It’s kinda tragic, actually, because Lemche, Stephens, and Murphy are all good performers, and are given characters who might even have been interesting in a better movie.* Unfortunately the stupid found footage gimmick means that in place of narrative, we must have “realism” and hence can’t expect character arcs or growth, or expect them to have interesting/literate/intelligible conversations, or anything that might actually take these characters and turn their experience into a story, rather than a long dull incident. I definitely think a good movie could have been made with this concept. The Alaskan wilderness (subbing for for Canada because it was cheaper to shoot there, when does that ever happen??) is gorgeous, and one can easily imagine a horror movie milking some genuine paranoia from the extreme conditions and isolation. It’s kind of a cool idea that Frankenstein’s monster could still be alive somewhere, 200 years later. What would he be like by then, what has he been doing all this time?
|Certified hardass, in the Lance Henriksen role of somehow maintaining dignity in the midst of total shit.|
But alas, this is not the movie to make that magic happen. The found footage angle means that rather than an engaging story or interesting characters, it’s just a bunch of pointless banal arguments and footage of people’s backs. These characters can’t evolve or engage in any narrative drama, they’re just sitting around waiting to finally be killed at the very end (not nearly soon enough). Moreover, the shitty camerawork erases any hint of atmosphere, they can’t use music or editing to evoke tension, the dialogue is lame, and can we agree once and for all to retire the idea that long green night vision sequences have any place in a commercial film produced by adults? Thank you.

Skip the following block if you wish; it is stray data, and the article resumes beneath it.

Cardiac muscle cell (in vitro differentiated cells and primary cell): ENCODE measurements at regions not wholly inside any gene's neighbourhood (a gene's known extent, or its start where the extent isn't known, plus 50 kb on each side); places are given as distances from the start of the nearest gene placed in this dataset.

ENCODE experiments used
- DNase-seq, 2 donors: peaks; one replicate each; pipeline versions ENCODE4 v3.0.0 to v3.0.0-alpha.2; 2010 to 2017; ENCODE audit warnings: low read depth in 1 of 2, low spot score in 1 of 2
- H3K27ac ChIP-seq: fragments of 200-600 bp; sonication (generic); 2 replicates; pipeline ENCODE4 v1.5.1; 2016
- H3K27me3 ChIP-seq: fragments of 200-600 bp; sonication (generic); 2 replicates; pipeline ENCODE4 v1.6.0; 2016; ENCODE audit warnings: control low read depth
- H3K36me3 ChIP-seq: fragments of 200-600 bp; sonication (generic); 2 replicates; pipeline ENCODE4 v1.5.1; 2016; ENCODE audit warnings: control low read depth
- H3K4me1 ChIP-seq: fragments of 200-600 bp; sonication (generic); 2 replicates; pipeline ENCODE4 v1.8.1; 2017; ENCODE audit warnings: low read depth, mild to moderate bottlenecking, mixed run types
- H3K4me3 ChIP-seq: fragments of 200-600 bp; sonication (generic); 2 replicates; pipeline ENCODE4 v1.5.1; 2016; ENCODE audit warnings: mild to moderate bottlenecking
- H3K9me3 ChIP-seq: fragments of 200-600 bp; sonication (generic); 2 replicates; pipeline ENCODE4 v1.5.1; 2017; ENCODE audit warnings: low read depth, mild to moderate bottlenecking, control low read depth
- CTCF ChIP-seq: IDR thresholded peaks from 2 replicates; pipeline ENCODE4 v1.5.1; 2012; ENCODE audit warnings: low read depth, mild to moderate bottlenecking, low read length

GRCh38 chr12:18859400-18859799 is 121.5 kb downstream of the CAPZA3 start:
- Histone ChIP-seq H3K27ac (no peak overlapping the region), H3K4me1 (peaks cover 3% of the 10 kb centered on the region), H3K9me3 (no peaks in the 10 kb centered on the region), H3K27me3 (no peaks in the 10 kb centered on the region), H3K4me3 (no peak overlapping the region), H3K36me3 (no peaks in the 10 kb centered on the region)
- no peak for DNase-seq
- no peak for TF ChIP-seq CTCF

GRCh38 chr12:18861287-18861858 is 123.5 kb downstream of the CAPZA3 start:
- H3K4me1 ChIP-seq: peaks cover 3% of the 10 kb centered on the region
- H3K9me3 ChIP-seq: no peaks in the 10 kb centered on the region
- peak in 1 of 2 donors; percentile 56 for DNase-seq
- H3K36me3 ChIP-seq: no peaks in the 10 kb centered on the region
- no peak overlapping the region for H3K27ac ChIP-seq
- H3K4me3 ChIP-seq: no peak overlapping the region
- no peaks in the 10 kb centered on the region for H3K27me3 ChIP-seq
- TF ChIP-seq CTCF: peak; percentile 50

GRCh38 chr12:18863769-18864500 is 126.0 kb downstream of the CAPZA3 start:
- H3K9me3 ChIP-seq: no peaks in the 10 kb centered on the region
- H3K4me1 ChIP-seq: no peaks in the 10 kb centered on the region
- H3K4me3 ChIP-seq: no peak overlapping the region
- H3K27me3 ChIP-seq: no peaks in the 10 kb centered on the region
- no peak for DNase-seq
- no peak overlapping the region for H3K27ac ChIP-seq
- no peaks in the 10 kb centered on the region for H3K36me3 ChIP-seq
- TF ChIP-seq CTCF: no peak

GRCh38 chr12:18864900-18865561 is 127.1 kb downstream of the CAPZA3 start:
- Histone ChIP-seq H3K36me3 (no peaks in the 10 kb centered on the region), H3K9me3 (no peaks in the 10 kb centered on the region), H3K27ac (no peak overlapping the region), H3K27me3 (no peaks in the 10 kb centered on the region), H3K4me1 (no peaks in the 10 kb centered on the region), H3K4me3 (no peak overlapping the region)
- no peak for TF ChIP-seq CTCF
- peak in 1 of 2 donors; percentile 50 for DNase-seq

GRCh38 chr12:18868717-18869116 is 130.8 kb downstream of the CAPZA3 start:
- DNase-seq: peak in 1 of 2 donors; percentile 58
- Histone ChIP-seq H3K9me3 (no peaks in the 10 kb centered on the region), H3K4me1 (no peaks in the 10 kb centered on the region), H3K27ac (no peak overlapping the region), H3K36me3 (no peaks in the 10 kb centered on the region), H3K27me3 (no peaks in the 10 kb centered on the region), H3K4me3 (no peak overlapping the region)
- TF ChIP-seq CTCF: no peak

Most tragic of all, though, is that they completely waste the essential concept here -- the fact that it’s Frankenstein’s monster out there ends up having exactly zero bearing on anything. Not only do we only get the most fleeting look at it (it’s a big guy dressed in rags, so he looks kind of like Sweetums from the Muppets), but it just skulks around their tent roaring and killing people bloodlessly off camera. I mean, it might as well be a bear or a Bigfoot (in fact, for all we see of the creature it might very well be a bigfoot) for all the concept ends up paying off. Horror fans are used to dealing with crappy acting, unfocused plotting, amateurish production work. But when you bungle all that and get all coy about delivering the genre goods… well, what the fuck is left? You’ve literally removed every single element of cinema that might be enjoyable to someone.** This is one lousy theory, this Frankenstein theory, and now we have the experimental data to prove it.
*Director Anthony Weiner hasn’t directed any other films, but he was casting director for TROMEO AND JULIET. So that makes him the second best big leagues alumni from that movie this year, as well as a true American hero. But maybe he should stick to casting, he seems to have a better knack for that than putting those casts into action.
**It’s about at the level of one of those stupid fauxumentary monster shows on cable. But at least those are only 45 minutes with commercials -- this is twice that long, and somehow even more uneventful.